Being Friends with Transnistria: Emotional Politics via State Awards

By Andreas Pacher | 18 February 2017

By exclusively targeting foreign citizens, the Transnistrian “Order of Friendship” is confined to a limited scope: The tiny republic enjoys recognition only by a few Russian-backed breakaway regions. The recipients therefore consist of disputed leaders from Abkhazia and South Ossetia, some Russian politicians with influential NGOs, and a Soviet-era singer whose connection with the Donbass placed him on the EU’s list of sanctioned people. The political logic revealed in the government’s implicit criteria for “awardworthiness” is that of a narrow understanding of diplomacy.

China and Poland: Economic Cooperation Under the 16+1 Formula

By Yao Le | 1 February 2017

Why do China and Poland view each other as significant partners under the 16+1 formula? Based on a comparative analysis of the two countries’ respective goals and expectations, this article will put forth possible explanations, and point towards options the Chinese government could address to promote the Sino-Polish cooperation a step further.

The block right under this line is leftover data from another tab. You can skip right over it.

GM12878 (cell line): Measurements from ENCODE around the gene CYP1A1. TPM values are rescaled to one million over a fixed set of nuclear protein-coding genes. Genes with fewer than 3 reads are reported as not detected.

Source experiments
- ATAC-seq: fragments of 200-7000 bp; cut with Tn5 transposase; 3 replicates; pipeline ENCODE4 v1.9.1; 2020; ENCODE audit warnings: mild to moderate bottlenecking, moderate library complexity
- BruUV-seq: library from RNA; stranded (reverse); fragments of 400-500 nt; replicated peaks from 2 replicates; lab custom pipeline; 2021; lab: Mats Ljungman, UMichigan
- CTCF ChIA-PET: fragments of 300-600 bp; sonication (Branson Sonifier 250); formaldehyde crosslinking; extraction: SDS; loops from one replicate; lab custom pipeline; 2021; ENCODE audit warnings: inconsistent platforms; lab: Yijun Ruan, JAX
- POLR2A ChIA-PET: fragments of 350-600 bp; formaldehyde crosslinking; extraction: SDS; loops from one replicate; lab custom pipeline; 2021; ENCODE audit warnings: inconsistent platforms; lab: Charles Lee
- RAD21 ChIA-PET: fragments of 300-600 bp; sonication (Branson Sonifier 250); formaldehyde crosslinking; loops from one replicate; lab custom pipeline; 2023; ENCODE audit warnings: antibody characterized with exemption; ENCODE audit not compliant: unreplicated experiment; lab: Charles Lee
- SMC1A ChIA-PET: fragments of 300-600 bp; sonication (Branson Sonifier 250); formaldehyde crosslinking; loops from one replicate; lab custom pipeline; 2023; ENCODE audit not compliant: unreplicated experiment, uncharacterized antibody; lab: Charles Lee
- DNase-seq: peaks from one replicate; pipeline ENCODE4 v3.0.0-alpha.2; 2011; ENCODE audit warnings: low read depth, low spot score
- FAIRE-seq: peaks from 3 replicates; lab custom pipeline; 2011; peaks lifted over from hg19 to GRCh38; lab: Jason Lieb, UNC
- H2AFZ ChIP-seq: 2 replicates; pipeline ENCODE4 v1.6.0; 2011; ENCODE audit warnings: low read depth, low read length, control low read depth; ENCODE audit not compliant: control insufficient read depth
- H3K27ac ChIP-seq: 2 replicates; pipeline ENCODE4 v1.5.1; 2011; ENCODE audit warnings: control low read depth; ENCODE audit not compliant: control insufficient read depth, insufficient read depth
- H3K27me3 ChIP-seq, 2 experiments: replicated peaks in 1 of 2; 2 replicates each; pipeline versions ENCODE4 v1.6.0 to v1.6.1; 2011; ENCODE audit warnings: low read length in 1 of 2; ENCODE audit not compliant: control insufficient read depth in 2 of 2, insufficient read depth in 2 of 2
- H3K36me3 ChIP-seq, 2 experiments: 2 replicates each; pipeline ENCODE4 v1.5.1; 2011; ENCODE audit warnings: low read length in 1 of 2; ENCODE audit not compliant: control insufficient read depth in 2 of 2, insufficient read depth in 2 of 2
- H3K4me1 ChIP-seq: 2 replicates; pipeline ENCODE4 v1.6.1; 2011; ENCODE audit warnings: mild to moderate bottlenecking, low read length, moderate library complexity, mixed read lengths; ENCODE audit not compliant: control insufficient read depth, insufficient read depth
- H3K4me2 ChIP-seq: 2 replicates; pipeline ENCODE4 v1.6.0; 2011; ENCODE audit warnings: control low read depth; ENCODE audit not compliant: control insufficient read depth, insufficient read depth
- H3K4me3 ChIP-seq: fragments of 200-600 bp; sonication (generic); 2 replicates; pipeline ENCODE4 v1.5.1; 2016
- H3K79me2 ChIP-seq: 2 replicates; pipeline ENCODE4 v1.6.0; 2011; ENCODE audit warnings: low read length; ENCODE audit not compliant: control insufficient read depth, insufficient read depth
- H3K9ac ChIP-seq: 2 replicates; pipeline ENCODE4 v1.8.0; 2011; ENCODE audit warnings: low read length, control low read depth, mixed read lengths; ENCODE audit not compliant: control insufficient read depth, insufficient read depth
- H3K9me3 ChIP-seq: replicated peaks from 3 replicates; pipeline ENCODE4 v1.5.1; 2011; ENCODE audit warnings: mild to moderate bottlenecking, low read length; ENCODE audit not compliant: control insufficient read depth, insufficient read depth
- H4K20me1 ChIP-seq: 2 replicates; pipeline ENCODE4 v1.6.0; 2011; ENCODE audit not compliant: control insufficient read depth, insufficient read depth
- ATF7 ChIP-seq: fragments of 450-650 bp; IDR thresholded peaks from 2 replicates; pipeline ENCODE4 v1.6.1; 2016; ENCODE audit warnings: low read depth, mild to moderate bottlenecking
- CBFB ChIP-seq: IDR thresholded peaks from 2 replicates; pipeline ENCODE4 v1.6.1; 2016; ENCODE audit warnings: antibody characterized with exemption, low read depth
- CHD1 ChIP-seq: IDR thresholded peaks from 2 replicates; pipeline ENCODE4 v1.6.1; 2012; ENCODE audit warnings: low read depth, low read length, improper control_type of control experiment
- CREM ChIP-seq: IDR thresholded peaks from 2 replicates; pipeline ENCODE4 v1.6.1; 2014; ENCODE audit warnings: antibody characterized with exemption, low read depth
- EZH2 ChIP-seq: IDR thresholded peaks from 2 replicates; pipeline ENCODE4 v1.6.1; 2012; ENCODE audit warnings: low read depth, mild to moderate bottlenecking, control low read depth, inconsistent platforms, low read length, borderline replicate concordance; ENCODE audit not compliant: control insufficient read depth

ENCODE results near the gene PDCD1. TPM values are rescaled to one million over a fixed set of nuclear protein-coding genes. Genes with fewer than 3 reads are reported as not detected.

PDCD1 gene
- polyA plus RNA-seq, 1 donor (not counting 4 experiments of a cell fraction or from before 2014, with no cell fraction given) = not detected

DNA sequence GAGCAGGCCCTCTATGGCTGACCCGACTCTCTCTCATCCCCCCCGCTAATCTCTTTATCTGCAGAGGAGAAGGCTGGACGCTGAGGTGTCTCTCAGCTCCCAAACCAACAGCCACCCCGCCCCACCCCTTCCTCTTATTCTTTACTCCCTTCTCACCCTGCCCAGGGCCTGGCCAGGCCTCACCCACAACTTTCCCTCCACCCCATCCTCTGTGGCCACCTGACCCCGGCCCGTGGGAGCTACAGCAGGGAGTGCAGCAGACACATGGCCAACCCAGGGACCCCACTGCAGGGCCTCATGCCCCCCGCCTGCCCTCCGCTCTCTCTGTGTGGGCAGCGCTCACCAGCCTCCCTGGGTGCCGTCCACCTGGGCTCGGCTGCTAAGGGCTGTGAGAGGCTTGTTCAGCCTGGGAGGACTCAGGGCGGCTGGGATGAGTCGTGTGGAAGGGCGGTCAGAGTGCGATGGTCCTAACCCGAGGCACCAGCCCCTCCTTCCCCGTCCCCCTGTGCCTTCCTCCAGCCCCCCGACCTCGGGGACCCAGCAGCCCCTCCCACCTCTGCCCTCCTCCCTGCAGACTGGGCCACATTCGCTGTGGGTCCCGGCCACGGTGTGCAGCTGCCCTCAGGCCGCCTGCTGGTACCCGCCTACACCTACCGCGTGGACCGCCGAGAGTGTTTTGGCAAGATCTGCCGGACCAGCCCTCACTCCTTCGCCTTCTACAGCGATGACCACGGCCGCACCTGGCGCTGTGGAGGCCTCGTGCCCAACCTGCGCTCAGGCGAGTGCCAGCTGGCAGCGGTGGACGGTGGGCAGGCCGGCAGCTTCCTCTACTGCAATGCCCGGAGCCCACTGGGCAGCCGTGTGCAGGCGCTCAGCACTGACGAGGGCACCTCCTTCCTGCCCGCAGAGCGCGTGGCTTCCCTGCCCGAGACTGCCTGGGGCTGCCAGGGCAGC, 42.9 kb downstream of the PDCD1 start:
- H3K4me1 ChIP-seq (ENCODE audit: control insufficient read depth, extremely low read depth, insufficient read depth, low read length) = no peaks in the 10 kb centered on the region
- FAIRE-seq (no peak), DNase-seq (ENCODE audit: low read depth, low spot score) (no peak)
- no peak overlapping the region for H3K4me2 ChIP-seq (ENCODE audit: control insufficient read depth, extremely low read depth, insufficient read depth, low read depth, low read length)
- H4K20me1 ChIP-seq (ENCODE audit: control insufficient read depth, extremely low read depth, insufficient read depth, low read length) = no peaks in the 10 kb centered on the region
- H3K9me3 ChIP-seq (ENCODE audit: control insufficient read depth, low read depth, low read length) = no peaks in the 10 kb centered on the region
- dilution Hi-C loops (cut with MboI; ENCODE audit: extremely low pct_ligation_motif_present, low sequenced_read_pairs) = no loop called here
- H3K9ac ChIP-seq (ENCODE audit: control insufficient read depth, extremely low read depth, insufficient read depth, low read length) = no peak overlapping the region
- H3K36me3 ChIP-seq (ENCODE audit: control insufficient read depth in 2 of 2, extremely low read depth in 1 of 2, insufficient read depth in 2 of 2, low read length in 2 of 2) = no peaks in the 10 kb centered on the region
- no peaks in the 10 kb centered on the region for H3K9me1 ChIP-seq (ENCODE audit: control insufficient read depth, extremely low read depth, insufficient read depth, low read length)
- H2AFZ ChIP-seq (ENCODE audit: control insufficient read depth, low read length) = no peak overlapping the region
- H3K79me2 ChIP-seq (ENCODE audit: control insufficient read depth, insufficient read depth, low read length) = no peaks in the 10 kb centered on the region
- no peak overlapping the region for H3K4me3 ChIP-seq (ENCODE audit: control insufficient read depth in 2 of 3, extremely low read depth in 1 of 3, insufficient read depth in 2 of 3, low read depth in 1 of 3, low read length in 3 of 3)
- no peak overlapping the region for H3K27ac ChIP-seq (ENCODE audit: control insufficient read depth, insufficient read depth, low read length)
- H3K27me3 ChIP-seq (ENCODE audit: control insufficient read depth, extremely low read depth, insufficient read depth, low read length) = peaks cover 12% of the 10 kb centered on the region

Good Old American Guest: The Persistent Value of Transatlantic Relations for Europe in Today’s Multipolar World

By Niklas Luksch | 21 December 2016

Despite the widely discussed transatlantic rift, strong transatlantic relations continue to be of military, economic and strategic importance for Europe. Europe remains dependent on US security guarantees even as their value appears to cease for the other side. It has much to lose, but only limited capacity to act on its own in an increasingly multipolar world. Yet, an American withdrawal from the Old Continent, and consequently, a weakened Europe ultimately are two sides of the same coin.

Does the Turkish Stream Fuel the “Anti-Visegrad Alliance”?

By Andreas Pacher | 3 October 2016

Russia and Turkey agreed to build the Turkish Stream natural gas pipeline in August 2016. This is beneficial for Bulgaria’s and Greece’s ambitions to become regional gas hubs, even more so when potential supplies of LNG, shale gas, and natural gas from Azerbaijan are taken into account. Despite the V4’s contrasting stakes in energy policy (which does not want to “lose” Ukraine), talks about an Graeco-Bulgarian "Anti-Visegrad Alliance" are exaggerated. 

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